Before I dated Elysha, I had dated another colleague at the school and had already checked with my principal to be certain that there were no policies against it. He told me to make sure that if things didn’t work out, we ended our relationship amicably.

Not exactly a policy, but a good suggestion.

Thankfully, I have always been highly skilled at ending relationships. I’m friendly with almost all of my ex-girlfriends. In fact, the colleague who I dated before Elysha remains friends with me to this day, and in July, I will be the DJ at her wedding.

Still, I thought it was important to keep my principal informed when I was dating someone at work, so on April 1, 2004, as he crossed through the school auditorium, I told him that I was dating Elysha.

“Ha ha,” he said. “April Fools.”

“No, we’re really dating,” I said. “I’m serious.”

“Yeah, yeah, yeah,” he said, walking across the auditorium and out the door. “You and Elysha dating. Right.”

I have no idea when he realized that I wasn’t joking, but he was the person who married us two years later.   

3.  Consider the Worst-Case Scenario

Zimmerman suggests that you take careful stock of the person you are considering dating. If you break up, is this someone you can trust? Someone who you want potentially influencing your career? Could you still work together afterwards?

Honestly, this wasn’t even a consideration when Elysha and I began dating. She practically moved into my apartment immediately, and three months later, we had an apartment of our own.

Six months after that, we were engaged.

Even before we started dating, on one of those late night phone calls that people who are falling in love tend to have, she told me that if we ever started dating, she knew that we would never break up. 

A bold move, I thought at the time. And my heart soared.

I had also known Elysha for almost two years before we started dating. We began as colleagues and eventually became friends. Close friends. So I knew her well. I knew we would never break up, but I also knew that if the unthinkable happened. we could remain friends.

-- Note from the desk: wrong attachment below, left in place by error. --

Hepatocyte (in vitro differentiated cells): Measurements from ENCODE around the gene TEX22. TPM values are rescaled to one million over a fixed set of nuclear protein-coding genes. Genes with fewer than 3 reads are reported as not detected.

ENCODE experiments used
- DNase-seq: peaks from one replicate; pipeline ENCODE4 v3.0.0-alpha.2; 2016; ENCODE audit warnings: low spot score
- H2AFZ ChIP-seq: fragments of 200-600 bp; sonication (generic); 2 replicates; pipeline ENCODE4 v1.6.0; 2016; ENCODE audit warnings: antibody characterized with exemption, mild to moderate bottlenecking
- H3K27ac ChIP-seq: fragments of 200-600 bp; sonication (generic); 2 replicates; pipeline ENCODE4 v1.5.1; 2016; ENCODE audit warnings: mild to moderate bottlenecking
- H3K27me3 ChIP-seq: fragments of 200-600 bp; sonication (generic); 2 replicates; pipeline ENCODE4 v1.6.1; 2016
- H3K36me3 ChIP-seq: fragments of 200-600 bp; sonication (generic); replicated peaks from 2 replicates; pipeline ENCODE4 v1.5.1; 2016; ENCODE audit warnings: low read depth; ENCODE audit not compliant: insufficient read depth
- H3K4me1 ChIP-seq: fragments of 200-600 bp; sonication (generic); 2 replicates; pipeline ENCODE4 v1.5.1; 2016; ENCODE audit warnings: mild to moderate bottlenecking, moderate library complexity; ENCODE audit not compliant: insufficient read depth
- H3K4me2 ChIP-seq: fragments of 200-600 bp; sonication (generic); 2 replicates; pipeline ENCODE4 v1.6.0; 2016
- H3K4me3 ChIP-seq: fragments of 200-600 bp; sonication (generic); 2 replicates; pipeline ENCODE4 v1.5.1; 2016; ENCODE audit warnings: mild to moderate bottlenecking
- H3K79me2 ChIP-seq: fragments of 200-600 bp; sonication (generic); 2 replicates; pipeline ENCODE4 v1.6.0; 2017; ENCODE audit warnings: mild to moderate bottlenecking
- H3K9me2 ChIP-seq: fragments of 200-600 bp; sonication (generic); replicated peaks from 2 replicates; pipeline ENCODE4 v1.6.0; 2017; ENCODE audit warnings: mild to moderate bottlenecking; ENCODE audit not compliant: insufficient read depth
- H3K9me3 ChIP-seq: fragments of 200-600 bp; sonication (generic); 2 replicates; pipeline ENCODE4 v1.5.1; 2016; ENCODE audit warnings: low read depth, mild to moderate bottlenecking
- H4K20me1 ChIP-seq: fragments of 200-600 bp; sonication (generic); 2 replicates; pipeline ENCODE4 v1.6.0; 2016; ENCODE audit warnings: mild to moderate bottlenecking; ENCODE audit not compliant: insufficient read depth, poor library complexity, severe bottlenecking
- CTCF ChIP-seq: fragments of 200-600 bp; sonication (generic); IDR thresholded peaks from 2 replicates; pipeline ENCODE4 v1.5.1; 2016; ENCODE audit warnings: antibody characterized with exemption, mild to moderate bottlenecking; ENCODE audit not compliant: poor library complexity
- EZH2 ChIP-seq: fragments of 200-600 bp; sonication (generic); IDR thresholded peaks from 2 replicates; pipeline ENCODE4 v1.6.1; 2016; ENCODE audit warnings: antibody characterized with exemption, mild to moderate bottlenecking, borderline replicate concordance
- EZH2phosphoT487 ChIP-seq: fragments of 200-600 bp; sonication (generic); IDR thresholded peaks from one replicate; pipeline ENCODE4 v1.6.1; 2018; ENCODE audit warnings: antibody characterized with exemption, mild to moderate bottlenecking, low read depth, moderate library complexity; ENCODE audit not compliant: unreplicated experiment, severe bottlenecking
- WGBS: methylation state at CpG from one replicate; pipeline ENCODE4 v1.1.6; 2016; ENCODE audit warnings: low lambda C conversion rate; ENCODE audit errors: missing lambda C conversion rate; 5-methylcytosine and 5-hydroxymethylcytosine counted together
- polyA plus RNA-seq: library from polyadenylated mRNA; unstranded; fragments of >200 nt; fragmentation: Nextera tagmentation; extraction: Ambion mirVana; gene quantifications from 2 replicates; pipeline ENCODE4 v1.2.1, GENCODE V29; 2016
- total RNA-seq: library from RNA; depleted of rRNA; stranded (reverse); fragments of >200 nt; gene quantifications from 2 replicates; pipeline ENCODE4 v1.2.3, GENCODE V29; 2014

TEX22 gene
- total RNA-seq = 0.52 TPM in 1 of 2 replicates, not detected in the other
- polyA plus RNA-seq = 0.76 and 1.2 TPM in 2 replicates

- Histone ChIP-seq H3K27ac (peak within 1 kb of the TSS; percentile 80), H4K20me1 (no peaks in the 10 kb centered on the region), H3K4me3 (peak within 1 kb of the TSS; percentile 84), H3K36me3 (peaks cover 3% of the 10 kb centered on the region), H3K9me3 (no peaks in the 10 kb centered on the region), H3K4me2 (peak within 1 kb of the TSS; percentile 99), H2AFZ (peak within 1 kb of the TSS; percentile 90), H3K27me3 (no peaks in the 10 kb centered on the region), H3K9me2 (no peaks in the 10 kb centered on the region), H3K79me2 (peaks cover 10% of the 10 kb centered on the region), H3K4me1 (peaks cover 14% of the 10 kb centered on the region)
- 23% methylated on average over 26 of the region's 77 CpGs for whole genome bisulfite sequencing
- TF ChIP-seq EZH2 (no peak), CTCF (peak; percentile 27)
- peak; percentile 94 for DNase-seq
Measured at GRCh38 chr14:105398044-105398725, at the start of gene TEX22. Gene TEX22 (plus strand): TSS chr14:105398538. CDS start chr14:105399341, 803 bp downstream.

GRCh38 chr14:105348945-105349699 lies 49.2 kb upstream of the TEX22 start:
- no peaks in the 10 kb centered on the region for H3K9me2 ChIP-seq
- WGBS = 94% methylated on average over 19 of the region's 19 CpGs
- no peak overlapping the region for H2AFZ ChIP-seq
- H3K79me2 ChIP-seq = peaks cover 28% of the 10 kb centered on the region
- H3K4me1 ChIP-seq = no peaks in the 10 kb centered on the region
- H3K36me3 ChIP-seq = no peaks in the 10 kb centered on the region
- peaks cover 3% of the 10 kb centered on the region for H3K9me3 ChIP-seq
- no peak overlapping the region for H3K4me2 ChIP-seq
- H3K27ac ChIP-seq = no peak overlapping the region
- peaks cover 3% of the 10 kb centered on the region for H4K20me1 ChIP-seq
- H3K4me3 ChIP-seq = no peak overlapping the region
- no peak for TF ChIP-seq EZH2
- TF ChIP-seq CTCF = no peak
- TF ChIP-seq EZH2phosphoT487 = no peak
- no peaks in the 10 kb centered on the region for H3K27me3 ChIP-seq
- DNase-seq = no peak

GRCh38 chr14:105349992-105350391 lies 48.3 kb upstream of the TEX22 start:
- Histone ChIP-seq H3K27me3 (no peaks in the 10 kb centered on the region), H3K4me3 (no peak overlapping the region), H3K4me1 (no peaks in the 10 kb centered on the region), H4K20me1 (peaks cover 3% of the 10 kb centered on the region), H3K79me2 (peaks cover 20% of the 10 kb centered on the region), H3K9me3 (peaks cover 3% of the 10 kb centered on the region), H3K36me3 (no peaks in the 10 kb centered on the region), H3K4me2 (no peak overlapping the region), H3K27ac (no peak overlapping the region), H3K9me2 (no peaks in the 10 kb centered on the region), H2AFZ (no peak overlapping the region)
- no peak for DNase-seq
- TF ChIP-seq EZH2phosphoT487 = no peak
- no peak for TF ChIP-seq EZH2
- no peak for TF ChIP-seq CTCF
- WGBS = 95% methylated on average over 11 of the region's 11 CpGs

4.  Remember that During Business Hours, Work Comes First

Despite one lunatic claim that this wasn’t the case, Elysha and I always took our jobs seriously and never placed our relationship ahead of our responsibilities. When you’re a teacher dealing with students and their futures, this is not hard to do.

That said, it doesn’t mean that our romance didn’t find ways into the workplace. I purchased her engagement ring online with a committee of fellow teachers after work one day in a first grade classroom. I plotted my proposal with a colleague in the office of our curriculum specialist. I was known to leave her notes on her desk during my lunch hour, and at least once, I sent three dozen roses to her classroom.

One dozen per hour for three hours.

We kept our relationship a secret from our students for quite a while, but one day, after Elysha’s students saw a fairly innocuous note from me on some chart paper, one of them asked, “Are you and Mr. Dicks dating?”

She admitted it. Happily. Over the course of a school year, your students become as close to you as any of your friends or family. At least that’s the way it’s always been for us. Letting them in on our secret was so much fun.

I guess I really, really, really love my wife.